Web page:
Limbayong is an oil and non-associated gas field proposed to be developed in water depths between 900m and 1,200m, within…
Baldpate is located in 1,650ft of water, in Garden Banks (GB) block 260, 120 miles off the Louisiana coast. This is the first free-standing offshore compliant tower ever, as well as one of the tallest free-standing structures in the world. The tip of the flare boom extends 1,902ft above the seafloor.
The discovery well was drilled by the semisubmersible Ocean Rover in late 1991, revealing 180ft of net pay.
Total output from seven planned production wells will exceed 50,000 barrels per day (b/d) and 150,000 million standard cubic feet per day (MMSCFD).
Anticipated recoverable reserves from Baldpate and Baldpate North total 104 million barrels of oil equivalent (Mmboe), with 60% being oil and the remainder being gas.
Production from the platform reached its peak in the first half of 1999, at rates approaching facility oil and gas capacities.
Drilling and completion
Due to the high pressures associated with the main Baldpate reservoirs, surface producing and shut-in pressures are well above 10,000psi, necessitating 15,000psi working-pressure wellhead equipment.
The GB 260 platform consists of a compliant tower, configured with axial tubes (two at each of the four legs of the tower section) and an articulation point that governs the dynamic characteristics of the structure.
Being ‘compliant’, the tower is designed to be more flexible than conventional platforms and has a sway-response cycle, if subjected to a storm wave, of approximately 30 seconds. Such a long period makes the tower less sensitive to storm wave forces and it can move up to 10ft laterally during storms.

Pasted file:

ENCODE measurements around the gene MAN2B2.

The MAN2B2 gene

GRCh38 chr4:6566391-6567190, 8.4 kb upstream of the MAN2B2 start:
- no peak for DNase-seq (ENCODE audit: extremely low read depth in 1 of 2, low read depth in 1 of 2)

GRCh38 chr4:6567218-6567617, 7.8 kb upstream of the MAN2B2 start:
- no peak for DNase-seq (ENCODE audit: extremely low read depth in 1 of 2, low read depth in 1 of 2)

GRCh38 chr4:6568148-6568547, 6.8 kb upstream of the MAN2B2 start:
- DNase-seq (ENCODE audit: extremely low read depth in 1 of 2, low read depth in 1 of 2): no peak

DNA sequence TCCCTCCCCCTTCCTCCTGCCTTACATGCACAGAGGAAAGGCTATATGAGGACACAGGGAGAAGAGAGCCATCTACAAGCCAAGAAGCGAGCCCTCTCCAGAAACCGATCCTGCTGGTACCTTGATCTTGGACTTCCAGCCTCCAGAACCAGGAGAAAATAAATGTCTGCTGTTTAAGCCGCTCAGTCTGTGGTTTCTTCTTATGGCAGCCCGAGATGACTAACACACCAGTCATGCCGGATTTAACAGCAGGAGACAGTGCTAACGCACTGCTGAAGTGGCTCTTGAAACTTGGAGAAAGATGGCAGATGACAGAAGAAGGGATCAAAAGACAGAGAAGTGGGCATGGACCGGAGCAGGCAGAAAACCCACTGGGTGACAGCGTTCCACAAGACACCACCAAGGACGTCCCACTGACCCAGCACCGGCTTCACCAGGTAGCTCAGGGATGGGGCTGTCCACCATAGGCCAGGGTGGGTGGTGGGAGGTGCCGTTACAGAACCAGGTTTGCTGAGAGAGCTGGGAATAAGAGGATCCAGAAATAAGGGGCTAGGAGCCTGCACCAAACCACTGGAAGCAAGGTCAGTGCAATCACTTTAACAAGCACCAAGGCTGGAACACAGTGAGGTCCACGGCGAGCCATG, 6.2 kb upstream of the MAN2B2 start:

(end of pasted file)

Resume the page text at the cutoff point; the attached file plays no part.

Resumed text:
The Baldpate-compliant tower structure was constructed in several pieces. It was engineered and designed by McDermott Engineering of Houston. The jacket-base section, constructed by J Ray McDermott, is 351ft-tall and 140ft x 140ft at the base, tapering to a 90ft x 90ft cross-section (the equivalent of the tower section) at the top.
The base weighs 8,700t and its largest structural members (the legs) have diameters up to 144in and wall thicknesses up to 3.5in / 8in. Attached to the base at each of the bottom four corners are three 84in-diameter, 530ft skirt-pile sleeves, also fabricated by McDermott. These were driven through twelve sleeves into the seafloor, with penetrations approaching 430ft.
The jacket-tower section, constructed by Aker Gulf Marine, is 1320ft-tall and has large pins at the bottom of each of the four legs, to mate with receptacles built into the top of the jacket-base section.
The tower section is 90ft x 90ft in cross section, weighs 20,200t and its largest structural members (the legs) have diameters up to 128in and wall thicknesses up to 3.3in/4in.
The GB 260 topsides are comprised of a three-level deck structure, weighing 2,400t without the equipment. Incorporated into the topsides is the process and utility equipment and accommodation for up to 28 operating personnel.
Heerema Offshore installed the GB 260 platform. The base section was transported to location and launched from the Intermac 650 barge, where it was positioned by the Balder cranebarge over two docking piles.
Once the base was in place, Heerema installed the 12 foundation piles.
The 12in gas line is comprised of 13.2 miles of 0.5in and 0.625in-wall API Grade-B pipe, provided by Sumitomo, coated with fusion bond epoxy (FBE). The GB 260 end of the gasline is attached to the tower with a steel catenary riser (SCR).
The 16in oil pipeline is comprised of 17 miles of 0.625in and 0.75in-wall API Grade B pipe, both FBE coated and protected with anodes.
There is a 16in SCR at GB 260 for the oil line, much like that for the gasline, which is neoprene coated and outfitted with strakes. The other end the oil line ties into Mobil’s SMI 205 A platform.
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